Jackson, for his part, says he isn't thinking about his contract.
"I'm just worried about -- seriously -- just going out there and doing my part, and making them give me as much as I feel like I deserve," he said during OTAs "Right now, it's not about the money, which would be nice, I'm not going to lie. But right now it's about going out here and just trying to earn it. I've got one more year on my contract, so for me and to sit there and be worried about a contract right now would be silly."
QB BROCK OSWEILER: **Perhaps no one has as much to prove -- or gain - from practice alone. But perhaps no one else on the roster has as little control over how he can make his move in his contract year.
If Peyton Manning remains healthy, Osweiler's repetitions in the regular season could again be limited to mop-up duty. So if he is to show that he can still be the franchise's quarterback of the future, he needs to be effective in training camp and the preseason. Teammates praised his growing command in the huddle during OTAs and minicamp, and he's starting to bear the responsibility of on-field leadership well. He trusts his targets, will squeeze the football into narrower windows, and makes fewer mistakes than at any time to this point.
But will that be enough? Further, if Manning plays well this year and returns for the final season of his contract, does Osweiler opt to test free agency and look for an immediate chance to start starting job that would likeely not be his until 2017, or perhaps beyond, depending on how long Manning plays?
ILB DANNY TREVATHAN: **First, he must show he's healthy -- and getting a full read on that might take all 16 regular-season games. His value to the Broncos and on next year's market could rest upon how well the knee in which he had a kneecap reconstructed holds up not just over a game or two, but the long haul.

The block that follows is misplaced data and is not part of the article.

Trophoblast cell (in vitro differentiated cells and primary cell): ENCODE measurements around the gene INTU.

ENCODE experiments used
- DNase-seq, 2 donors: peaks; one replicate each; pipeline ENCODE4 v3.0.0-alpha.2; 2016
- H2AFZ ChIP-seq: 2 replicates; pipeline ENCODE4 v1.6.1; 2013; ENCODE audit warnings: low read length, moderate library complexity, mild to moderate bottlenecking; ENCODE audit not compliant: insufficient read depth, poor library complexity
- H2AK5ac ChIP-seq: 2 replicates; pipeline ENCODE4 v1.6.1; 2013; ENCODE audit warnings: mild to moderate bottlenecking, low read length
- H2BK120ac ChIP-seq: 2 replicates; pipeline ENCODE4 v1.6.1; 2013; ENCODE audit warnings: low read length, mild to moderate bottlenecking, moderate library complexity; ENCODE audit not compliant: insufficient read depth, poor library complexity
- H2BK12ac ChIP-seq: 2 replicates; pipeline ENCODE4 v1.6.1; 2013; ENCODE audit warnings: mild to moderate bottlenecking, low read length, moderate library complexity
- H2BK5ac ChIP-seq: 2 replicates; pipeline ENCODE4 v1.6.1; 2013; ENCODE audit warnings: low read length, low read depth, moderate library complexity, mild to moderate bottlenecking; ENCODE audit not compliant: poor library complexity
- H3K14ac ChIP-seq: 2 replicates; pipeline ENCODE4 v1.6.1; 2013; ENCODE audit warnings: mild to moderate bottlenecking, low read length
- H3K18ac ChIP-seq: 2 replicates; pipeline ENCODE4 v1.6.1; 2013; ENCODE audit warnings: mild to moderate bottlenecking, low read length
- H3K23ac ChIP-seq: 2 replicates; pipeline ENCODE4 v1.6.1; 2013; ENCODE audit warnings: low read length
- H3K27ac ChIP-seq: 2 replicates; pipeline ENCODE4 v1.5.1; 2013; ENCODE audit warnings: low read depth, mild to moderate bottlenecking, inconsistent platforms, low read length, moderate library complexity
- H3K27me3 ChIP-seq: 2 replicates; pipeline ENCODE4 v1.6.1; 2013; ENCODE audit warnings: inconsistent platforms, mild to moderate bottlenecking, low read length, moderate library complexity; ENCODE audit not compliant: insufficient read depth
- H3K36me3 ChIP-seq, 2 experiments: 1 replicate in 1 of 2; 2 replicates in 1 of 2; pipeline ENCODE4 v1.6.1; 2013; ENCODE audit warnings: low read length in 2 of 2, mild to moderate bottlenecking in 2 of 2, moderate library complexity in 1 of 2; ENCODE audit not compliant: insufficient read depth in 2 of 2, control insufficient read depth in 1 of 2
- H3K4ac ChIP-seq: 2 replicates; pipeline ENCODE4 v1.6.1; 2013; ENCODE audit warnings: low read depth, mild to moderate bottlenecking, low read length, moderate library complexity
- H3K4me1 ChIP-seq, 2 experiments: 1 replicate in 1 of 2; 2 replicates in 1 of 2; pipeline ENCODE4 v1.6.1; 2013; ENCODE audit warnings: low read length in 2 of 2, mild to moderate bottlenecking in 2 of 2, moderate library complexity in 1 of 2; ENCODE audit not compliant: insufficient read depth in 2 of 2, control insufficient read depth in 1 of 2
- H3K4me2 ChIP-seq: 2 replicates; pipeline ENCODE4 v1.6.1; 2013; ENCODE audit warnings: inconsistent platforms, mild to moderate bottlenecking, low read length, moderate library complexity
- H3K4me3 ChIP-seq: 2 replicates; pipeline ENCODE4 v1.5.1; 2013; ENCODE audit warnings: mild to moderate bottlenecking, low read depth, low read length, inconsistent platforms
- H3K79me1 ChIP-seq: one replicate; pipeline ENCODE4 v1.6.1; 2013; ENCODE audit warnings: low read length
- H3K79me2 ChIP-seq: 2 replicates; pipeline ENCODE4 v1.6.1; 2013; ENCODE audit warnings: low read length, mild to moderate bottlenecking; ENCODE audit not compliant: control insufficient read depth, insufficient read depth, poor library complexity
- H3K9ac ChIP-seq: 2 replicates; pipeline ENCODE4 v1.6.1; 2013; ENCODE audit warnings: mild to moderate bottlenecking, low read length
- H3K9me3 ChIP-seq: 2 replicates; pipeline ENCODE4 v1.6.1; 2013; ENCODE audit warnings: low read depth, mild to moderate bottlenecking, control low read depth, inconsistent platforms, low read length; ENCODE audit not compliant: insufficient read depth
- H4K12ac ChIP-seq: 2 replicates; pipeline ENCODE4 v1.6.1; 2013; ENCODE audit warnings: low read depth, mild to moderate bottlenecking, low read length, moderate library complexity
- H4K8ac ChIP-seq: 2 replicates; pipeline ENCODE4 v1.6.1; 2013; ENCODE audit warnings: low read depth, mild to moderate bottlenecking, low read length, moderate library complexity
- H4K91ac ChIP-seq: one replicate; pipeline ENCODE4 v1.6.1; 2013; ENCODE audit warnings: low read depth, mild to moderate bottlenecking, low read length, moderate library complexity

Wade Phillips' 3-4 scheme and its use of the nose tackle will likely mean that Trevathan has to take on more blockers at the second level, which puts him in a different role against the run than he had during his 2013 breakthrough. And when he drops into pass coverage, he needs to show the quickness he had before the injury. If he passes all of those tests, he should get a significant, long-term deal next spring.
DE DEREK WOLFE:After allaying fears by returning to full health and improving as a player last season, the 2012 second-round pick has the chance for a big leap now that he's in a scheme that is more conducive to his frame and skill set.
Wolfe admitted this offseason that he was surprised a then-4-3 team like the Broncos picked him in 2012; now that he can work full-time as a three- and five-technique end, he must show that he can flourish, particularly in the pass rush, to get the deal he wants.
WR DEMARYIUS THOMAS: **The Broncos hope to lock him up to a long-term deal as they did with their last two players who received the franchise tag in recent years, but the clock is ticking and the July 15 deadline for a contract looms.
If the Broncos can't get a deal done, he'll need to continue showing that he's one of the game's elite receivers, and also stay healthy. He has played in 66 consecutive games despite some injuries in that span.